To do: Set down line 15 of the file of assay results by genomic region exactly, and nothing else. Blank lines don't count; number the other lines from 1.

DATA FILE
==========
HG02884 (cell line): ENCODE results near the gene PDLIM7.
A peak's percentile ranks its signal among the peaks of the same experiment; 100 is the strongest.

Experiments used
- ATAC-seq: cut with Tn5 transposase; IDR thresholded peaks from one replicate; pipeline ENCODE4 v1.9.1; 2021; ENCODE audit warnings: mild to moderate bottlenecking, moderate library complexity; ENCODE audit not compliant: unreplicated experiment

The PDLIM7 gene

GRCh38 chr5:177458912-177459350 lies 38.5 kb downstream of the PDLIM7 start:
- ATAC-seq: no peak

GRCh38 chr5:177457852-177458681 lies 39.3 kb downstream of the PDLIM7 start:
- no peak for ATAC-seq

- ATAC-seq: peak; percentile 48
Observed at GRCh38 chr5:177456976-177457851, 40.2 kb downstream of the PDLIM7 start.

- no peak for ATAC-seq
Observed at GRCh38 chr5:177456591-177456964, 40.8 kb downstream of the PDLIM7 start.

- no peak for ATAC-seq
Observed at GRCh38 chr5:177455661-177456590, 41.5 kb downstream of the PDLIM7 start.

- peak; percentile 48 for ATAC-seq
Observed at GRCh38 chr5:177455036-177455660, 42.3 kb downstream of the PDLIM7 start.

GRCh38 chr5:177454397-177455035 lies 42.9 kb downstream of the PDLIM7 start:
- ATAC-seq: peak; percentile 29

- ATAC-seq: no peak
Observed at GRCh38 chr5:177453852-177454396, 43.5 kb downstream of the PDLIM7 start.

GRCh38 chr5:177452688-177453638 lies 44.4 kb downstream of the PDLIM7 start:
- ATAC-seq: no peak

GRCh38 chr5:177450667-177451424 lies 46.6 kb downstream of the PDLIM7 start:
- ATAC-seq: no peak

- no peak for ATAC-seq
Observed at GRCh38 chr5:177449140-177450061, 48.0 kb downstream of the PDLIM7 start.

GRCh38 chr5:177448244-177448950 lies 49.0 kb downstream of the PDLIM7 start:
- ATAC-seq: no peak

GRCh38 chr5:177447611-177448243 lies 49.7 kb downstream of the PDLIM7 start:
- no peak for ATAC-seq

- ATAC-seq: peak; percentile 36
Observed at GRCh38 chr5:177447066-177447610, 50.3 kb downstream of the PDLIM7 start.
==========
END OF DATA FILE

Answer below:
Observed at GRCh38 chr5:177455661-177456590, 41.5 kb downstream of the PDLIM7 start.